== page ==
• Additionally, Mexico boasts an efficient and reliable export-driven infrastructure along its border with the United States. Whereas it can take up to four or five weeks to ship goods from China to the United States, Mexican exporters can transport their products across the border in a matter of days.
  • Mexico-based manufacturers are also taking greater advantage of integrated supply chains with U.S. counterparts. This makes the country an especially attractive provider of just-in-time components for companies with vertically integrated supply chains, facilitating import of necessary inputs and combining that with export of final products in a timely fashion.

Mexico’s newfound competitive advantage in high-value sectors

Mexico’s specialization in high-value manufacturing products, such as automobile, aerospace, and telecommunications equipment, has enabled it to gain an edge over other manufacturing bases. To counter the reliance on low-paying, labor-intensive industries such as textiles, Mexico specialized in these types of high-value sectors that typically have higher barriers to entry.

  • The automotive industry grew 6 percent in January 2013, while the production of telecommunications equipment grew 7 percent. Mexico is now the world’s 3rd biggest manufacturer of computers, the biggest exporter of flat screen TVs, the biggest exporter of refrigerators, the 3rd biggest exporter of mobile phones, and the 4th biggest exporter of cars, while the aerospace industry is also growing substantially.
  • Aerospace manufacturing has been growing almost 20 percent annually since 2006. Over 260 aerospace companies now operate in the country, exporting some $4.3 billion in aircraft and parts in 2011. Mexico is, in fact, the 6th largest supplier of aeronautical products to the European Union and 9th to the United States. The Mexican government has set a target of $12 billion in such exports by 2020, which would make Mexico surpass Brazil and Spain as an aerospace exporter.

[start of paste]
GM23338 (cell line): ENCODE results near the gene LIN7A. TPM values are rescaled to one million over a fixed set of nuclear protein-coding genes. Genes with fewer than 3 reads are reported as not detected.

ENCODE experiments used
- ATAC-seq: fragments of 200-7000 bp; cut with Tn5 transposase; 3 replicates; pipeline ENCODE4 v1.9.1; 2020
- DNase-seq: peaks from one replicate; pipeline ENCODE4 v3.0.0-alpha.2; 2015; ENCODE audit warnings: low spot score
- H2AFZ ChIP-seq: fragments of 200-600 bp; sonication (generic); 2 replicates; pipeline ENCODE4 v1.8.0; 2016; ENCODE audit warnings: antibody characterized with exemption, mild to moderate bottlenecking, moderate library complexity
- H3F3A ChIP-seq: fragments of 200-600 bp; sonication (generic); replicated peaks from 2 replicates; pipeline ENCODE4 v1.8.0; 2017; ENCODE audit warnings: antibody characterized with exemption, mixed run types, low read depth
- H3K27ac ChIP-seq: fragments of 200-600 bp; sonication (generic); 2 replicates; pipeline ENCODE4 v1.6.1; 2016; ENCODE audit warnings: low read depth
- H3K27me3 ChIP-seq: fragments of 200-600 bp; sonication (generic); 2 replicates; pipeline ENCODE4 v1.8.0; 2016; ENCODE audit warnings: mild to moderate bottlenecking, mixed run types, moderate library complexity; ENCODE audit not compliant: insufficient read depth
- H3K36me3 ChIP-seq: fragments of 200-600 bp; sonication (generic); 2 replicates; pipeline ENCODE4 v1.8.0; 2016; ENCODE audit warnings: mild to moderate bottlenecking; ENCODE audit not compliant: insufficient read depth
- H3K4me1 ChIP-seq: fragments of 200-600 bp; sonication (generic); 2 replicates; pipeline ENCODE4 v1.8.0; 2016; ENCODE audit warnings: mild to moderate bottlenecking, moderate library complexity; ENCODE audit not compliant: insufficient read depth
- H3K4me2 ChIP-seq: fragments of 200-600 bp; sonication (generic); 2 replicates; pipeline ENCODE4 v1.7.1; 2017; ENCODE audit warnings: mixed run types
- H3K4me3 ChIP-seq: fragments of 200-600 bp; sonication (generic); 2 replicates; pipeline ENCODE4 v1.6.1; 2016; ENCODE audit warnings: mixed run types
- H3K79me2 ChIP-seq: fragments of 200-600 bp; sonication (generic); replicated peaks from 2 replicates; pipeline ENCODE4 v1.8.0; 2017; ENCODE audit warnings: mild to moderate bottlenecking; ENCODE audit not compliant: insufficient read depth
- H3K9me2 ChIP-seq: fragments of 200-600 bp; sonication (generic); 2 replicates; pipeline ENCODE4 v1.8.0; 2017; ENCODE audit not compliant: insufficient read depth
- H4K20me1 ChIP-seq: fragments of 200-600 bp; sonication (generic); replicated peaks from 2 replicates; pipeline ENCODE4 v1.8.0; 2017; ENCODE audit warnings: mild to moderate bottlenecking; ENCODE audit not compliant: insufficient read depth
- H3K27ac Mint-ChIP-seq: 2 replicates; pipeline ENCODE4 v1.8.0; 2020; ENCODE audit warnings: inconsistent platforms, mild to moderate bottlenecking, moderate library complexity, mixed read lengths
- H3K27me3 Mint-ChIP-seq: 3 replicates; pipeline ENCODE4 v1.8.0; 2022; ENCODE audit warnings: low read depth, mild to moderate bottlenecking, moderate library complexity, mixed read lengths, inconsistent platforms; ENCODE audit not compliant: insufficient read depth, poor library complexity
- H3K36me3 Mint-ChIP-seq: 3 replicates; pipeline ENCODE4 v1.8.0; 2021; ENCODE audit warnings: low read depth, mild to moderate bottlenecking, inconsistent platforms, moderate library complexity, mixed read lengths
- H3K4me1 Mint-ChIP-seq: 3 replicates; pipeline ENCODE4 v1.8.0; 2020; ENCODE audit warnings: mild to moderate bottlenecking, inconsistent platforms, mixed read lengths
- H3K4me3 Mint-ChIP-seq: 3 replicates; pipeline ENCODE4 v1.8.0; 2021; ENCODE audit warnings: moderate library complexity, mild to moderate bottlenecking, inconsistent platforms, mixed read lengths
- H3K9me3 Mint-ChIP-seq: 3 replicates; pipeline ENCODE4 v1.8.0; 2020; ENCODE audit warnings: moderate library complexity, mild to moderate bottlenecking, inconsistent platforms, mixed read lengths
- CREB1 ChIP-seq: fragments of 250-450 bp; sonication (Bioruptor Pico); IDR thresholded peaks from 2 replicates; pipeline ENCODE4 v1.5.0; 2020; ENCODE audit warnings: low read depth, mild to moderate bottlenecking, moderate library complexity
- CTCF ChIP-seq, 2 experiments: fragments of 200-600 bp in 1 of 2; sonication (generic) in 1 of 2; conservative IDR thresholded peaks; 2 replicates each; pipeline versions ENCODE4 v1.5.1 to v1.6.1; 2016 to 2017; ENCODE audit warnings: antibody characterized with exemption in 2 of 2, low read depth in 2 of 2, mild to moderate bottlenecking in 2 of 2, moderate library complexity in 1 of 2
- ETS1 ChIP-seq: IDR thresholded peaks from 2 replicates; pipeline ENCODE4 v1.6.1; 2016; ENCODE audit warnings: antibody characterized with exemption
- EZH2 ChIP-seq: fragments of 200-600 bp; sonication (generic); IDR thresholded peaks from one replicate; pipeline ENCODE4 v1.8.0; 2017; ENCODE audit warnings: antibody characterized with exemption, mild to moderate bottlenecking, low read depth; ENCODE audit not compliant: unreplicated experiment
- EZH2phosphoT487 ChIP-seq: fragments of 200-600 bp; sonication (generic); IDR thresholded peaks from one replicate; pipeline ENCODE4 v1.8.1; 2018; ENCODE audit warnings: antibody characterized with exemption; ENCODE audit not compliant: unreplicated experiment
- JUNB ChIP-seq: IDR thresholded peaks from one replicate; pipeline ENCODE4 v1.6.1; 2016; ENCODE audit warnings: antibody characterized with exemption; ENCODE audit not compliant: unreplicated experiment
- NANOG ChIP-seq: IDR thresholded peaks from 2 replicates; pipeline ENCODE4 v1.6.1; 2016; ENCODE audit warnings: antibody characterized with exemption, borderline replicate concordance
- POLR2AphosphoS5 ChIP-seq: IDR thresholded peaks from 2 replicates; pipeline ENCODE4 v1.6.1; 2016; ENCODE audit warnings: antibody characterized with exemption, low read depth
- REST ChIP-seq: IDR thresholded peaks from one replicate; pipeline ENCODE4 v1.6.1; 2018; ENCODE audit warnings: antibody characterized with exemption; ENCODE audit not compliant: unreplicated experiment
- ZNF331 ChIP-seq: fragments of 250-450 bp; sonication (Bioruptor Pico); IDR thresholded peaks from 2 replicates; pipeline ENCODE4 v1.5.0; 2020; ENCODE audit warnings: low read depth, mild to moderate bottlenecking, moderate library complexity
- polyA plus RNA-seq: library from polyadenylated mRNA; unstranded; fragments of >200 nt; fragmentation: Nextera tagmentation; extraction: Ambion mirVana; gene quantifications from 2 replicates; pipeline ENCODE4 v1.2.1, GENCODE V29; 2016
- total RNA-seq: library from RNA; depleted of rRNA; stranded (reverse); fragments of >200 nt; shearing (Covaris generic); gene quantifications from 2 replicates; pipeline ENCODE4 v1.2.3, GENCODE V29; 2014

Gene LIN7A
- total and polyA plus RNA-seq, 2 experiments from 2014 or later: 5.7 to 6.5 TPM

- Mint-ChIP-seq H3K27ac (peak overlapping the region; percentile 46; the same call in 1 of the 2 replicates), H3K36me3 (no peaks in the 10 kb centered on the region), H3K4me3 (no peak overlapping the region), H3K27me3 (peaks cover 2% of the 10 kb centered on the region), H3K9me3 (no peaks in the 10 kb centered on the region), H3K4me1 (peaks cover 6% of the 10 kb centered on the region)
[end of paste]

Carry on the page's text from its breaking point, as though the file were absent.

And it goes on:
• Mexico’s automotive industry—which comprises both automobile assembly as well as auto parts and components—is a critical engine to economic growth, accounting for 20 percent of the national manufacturing industry and 23 percent of total exports. Mexico is the 8th largest automobile producer in the world. Production in 2012 amounted to 2.9 million vehicles, and it is expected that automotive production will double by 2018, thanks in part to investments in manufacturing capacity totaling about $6 billion announced by Nissan, Honda, General Motors, Ford Motor, Chrysler, and Volkswagen.

Mexico is an attractive destination for manufacturing companies to set up shop for several reasons: proximity and preferential access to markets in North and South America, a commitment to an open trade policy, extensive experience in the workforce, and a robust local market. Indeed, this last characteristic has become a key to the economy’s success: Mexico is itself also a major market for these products. Nearly 1 million cars were sold domestically in 2012, a 9 percent increase over the previous year.

Opportunities and trends

Mexico is resurging as an attractive manufacturing hub, not only because it represents a good production base for the U.S. market, but also because it offers the possibility of tapping into its vast domestic market—a population of 115 million people with an emerging consumer class that grew 7 percent between 2000-2012. While the export sector remains the main driver of the economy, higher levels of consumption, supported by the expansion of consumer credit, are strengthening the domestic market, making Mexico more than just a platform for export manufacturing.

Guillaume Corpart is the Managing Director of Americas Market Intelligence and a veteran of Latin American competitive intelligence and strategy consulting.